If I could plan my wedding all over again

My wedding day felt truly magical. It was powerfully romantic and emotional, and reflected our tastes and styles to a tee. But there are still things I would’ve done a little differently if I could do it all over again. I hope Brides and Husbands to Be will find these reflections useful but my final word on wedding planning is that whatever your choices for the day, perfection is to be found in your lovely new spouse, the occaision itself, and the love and happiness you will feel coming off everybody that special day. So don’t be hung up on perfection in the details, quite often the things that go wrong are what we remember most fondly.I’ll pretend I’m granted three wishes like Wedding SOS in reverse.

Change number 1: I know I have a tendency to run late. I should have planned better so that we had less to do the morning of the wedding. I ended up not paying any attention to my fingernails whatsoever! No nail varnish, certainly no manicure :S although it was lovely that my sister painted them for me before the evening meal, mmmm pampered! I had no breakfast to speak of even though I took pastries to the hairdressers with me. I tend not to eat when I’m in business mode. We (mom, bridesmaids, etc.) had to rush exchanging our little gifts to each other at the hotel, so I wish we’d done that the night before too. The rush of the night before was really enjoyable though. Highlights included the best pizza ever (because we were knackered and starving), touching gifts from my mom, and hilarity in the bath involving fake tan and hair bleach. As I prepared to go to bed, in our lovely hotel room, set out my jewellery, perfume, and card from H2B to opened as soon as I woke up, I felt like a princess already.

Change number 2: You can’t control the weather 🙂 but there were things I could’ve controlled that day which I didn’t. I didn’t think I’d have to maker certain things clear but it turns out you can’t be too clear setting out your expectations. We hired a wonderful vintage car, imagining a slow drive down country lanes from the hotel to the village hall. I was running late, but the driver had already decided he’d take the dual carriageway (it felt like it took forever) instead of the country lanes. He was concerened about traffic. As we raced up the A38 with the rain sheeting down, my heart sank. This was not what I wanted 😦 So, make sure you tell your driver the route you want to take! We did have a laugh about the vintage window that wouldn’t close. My sister bless her held the wind up handle all the way to prevent too much rain coming in onto my dress.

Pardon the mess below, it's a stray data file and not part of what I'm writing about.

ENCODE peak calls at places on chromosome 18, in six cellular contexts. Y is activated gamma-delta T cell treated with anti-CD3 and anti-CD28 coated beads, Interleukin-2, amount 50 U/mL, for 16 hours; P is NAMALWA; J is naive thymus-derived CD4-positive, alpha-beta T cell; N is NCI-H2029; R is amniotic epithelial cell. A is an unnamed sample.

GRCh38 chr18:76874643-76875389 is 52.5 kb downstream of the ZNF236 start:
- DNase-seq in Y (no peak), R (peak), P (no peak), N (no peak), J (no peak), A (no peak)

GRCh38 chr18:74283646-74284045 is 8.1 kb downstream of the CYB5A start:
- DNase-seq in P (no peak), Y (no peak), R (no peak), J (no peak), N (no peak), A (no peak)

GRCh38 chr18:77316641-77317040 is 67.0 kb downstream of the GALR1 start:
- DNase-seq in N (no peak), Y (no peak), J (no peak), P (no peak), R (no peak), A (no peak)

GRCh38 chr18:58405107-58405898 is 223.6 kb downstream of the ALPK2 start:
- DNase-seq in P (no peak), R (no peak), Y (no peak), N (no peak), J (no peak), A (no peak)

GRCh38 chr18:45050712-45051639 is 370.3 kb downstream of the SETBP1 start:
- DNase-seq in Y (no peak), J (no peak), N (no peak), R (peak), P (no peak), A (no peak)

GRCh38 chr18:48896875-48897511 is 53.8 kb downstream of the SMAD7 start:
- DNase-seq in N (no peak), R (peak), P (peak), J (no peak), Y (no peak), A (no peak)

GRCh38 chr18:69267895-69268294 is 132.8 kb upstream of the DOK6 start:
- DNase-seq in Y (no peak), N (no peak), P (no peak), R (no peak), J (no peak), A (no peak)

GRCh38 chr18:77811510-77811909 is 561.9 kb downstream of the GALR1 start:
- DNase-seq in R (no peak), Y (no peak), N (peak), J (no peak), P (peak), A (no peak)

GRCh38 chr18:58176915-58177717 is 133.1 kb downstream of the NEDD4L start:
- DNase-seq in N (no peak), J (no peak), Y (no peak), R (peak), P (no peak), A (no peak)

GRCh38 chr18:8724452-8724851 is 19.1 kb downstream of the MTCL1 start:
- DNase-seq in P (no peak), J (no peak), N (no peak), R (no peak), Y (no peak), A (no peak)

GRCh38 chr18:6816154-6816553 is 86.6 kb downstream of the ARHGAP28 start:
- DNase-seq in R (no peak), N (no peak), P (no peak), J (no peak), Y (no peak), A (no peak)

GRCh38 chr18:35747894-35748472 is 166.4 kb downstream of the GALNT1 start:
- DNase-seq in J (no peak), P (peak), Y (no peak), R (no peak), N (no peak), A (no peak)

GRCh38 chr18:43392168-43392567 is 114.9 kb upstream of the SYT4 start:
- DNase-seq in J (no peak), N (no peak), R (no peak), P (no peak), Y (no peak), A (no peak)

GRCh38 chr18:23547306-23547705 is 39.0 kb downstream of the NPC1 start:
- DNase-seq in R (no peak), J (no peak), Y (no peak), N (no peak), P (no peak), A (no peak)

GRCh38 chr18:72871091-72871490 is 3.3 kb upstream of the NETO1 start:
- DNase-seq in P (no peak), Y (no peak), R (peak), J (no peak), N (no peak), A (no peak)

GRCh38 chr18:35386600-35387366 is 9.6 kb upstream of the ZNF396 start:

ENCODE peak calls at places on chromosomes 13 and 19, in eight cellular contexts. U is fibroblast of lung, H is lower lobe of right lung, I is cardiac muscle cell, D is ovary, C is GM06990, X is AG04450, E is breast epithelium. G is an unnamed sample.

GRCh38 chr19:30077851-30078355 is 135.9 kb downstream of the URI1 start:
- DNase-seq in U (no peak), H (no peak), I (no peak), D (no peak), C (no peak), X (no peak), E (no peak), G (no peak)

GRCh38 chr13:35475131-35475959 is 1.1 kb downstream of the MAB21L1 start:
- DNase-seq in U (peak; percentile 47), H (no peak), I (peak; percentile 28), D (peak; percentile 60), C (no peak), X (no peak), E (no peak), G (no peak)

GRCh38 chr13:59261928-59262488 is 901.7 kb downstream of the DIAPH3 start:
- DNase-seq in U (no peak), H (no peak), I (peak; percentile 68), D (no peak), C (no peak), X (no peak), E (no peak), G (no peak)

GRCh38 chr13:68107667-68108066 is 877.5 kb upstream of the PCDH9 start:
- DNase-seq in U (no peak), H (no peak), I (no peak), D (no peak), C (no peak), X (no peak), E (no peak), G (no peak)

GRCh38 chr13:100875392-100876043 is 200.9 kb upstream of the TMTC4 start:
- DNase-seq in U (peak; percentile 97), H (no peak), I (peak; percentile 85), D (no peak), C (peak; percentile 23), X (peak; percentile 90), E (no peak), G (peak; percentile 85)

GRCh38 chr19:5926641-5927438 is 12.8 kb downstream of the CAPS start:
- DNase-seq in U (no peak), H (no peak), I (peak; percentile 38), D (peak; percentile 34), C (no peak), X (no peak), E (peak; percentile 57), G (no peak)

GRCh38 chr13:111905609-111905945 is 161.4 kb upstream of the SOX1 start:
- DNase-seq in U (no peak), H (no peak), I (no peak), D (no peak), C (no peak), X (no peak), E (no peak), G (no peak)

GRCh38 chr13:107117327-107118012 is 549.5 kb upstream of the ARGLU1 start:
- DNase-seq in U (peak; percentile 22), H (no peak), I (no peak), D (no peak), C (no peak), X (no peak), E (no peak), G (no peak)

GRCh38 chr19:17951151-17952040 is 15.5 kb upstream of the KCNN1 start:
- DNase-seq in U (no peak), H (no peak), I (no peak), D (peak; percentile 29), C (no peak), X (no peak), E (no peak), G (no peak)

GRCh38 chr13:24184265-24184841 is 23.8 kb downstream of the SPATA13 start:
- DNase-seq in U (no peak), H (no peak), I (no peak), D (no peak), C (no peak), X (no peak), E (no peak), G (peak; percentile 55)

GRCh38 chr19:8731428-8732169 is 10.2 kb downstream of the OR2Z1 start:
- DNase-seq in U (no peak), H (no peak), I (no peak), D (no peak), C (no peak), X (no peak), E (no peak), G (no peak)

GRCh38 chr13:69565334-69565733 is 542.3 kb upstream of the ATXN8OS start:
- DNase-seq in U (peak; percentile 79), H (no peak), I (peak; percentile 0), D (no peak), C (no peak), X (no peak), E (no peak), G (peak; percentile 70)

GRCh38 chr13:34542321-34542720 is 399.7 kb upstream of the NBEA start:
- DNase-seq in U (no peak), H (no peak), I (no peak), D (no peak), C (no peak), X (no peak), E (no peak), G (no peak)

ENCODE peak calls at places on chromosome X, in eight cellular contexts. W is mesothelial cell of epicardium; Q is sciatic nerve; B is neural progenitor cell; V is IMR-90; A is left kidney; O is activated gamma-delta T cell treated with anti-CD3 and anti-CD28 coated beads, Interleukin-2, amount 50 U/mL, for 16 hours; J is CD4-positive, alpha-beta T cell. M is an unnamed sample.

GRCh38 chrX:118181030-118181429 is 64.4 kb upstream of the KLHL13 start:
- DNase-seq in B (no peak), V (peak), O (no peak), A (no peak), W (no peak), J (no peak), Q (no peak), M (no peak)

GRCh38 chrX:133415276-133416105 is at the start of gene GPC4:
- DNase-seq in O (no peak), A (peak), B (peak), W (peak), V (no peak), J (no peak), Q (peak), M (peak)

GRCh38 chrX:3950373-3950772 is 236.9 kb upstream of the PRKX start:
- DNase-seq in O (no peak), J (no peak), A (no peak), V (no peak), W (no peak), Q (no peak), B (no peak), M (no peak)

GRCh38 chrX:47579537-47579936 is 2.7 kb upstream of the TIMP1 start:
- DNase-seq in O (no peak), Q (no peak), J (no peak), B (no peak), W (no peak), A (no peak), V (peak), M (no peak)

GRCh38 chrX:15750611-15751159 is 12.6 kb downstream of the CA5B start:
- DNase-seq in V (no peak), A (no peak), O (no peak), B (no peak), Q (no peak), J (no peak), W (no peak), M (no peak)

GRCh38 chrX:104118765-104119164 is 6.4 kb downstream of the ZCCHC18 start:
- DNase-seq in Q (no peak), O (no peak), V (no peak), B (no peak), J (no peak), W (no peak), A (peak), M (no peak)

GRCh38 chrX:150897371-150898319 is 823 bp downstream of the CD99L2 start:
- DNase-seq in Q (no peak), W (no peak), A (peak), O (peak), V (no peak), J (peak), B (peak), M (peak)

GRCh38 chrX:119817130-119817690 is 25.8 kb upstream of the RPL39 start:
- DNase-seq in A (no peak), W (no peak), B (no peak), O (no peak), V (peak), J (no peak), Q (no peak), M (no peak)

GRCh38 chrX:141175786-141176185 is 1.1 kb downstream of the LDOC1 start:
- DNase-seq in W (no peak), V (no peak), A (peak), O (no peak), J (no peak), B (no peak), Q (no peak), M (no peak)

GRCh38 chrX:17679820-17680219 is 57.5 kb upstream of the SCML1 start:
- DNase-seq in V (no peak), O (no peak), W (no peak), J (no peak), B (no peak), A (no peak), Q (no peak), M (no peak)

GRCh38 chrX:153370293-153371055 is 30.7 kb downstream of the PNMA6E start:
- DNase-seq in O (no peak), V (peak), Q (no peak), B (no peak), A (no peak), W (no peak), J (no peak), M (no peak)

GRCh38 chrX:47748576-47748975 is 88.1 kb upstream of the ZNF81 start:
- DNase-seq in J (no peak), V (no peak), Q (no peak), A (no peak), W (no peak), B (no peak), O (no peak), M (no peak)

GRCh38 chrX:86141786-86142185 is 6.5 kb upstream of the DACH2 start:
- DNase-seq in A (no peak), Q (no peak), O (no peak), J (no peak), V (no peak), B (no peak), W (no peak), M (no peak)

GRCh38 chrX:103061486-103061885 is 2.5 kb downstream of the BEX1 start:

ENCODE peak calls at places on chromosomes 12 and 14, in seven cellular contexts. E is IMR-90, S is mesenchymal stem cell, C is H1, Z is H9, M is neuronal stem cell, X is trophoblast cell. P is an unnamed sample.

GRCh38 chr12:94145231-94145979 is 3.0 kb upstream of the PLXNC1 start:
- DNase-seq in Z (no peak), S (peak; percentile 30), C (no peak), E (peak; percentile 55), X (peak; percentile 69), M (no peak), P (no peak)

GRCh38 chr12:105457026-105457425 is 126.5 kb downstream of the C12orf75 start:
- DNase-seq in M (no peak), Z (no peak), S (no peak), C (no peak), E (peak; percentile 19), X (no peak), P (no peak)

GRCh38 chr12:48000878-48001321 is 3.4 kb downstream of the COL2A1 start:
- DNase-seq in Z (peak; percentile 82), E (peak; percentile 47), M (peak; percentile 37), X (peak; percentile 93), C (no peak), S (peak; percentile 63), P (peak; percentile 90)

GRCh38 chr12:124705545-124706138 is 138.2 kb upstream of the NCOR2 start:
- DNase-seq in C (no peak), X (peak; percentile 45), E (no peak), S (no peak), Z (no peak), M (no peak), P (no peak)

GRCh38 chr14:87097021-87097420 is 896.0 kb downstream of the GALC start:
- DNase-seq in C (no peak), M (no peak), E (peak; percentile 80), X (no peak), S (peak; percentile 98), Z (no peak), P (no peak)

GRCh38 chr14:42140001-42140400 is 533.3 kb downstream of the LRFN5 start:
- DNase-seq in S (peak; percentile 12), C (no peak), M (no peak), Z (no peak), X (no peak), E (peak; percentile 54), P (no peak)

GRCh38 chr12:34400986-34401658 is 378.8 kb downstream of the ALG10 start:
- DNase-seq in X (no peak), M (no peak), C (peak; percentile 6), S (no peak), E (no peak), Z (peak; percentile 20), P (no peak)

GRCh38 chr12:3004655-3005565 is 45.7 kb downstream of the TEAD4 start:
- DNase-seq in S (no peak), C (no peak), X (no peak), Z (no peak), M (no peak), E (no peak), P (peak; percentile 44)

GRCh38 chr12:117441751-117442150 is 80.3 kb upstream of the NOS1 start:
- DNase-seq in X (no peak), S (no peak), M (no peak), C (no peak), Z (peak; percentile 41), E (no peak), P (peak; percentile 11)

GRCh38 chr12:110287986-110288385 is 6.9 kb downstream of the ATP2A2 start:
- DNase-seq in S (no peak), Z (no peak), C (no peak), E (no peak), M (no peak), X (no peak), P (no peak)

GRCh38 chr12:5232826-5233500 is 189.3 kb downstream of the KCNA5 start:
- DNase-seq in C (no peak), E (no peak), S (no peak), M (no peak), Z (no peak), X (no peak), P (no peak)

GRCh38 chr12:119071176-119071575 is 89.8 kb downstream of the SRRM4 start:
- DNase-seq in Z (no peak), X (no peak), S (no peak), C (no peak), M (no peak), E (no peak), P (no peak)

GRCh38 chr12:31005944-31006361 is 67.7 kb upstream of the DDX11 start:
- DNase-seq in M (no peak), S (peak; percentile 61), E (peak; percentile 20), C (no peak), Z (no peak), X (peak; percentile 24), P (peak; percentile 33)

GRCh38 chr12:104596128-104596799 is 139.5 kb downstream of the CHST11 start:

Change number 3: Think twice before using a friend or family member as one of your suppliers. Not least because you might really miss them being part of the day as a guest, and feel bad that they are working so hard instead of having a lovely time. I will treasure the few photos other guests took that have our photographer in them! With the photographer you might think you’ve been crystal clear with what you want and don’t want, but again, you can’t be too explicit. Think about which things might appear in the background of your pics unless they’re taken at a certain angle. Our wedding was at a village hall, it was great, but still a village hall. It’s hard to cover up things like strip lights, bins, and exit signs so it’s in your photographer’s hands to make them ‘vanish’ from your photo album 😉

I was relieved that my ideas for an eclectic vintage/country garden/English rose wedding came together so well. A final tip for all you wedding dreamers out there would be choose something quite specific for your theme. My idea of the theme kept evolving. I understood what I wanted but I was about the only one. It was really difficult to describe to the guests what they should wear to fit in with the theme. I stressed about the dress, make up and hair coming together properly and about the colours, oh the colours. I wanted dusky pink, we couldn’t get dusky pink roses so we ended up with slightly peachy roses. I wanted sage green, but what’s the difference between sage and olive green? And then the patterns. Would the lace on my dress match OK with the damask on my mom’s dress and the groom’s Liberty print hankerchief? Breathe. If you’re unsure, keep things simple. If you’re game, go for it. The details make up the overall image of your wedding in your guests eyes. They won’t be judging things item by item. Just have fun. Happy planning!

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Weddings as they used to be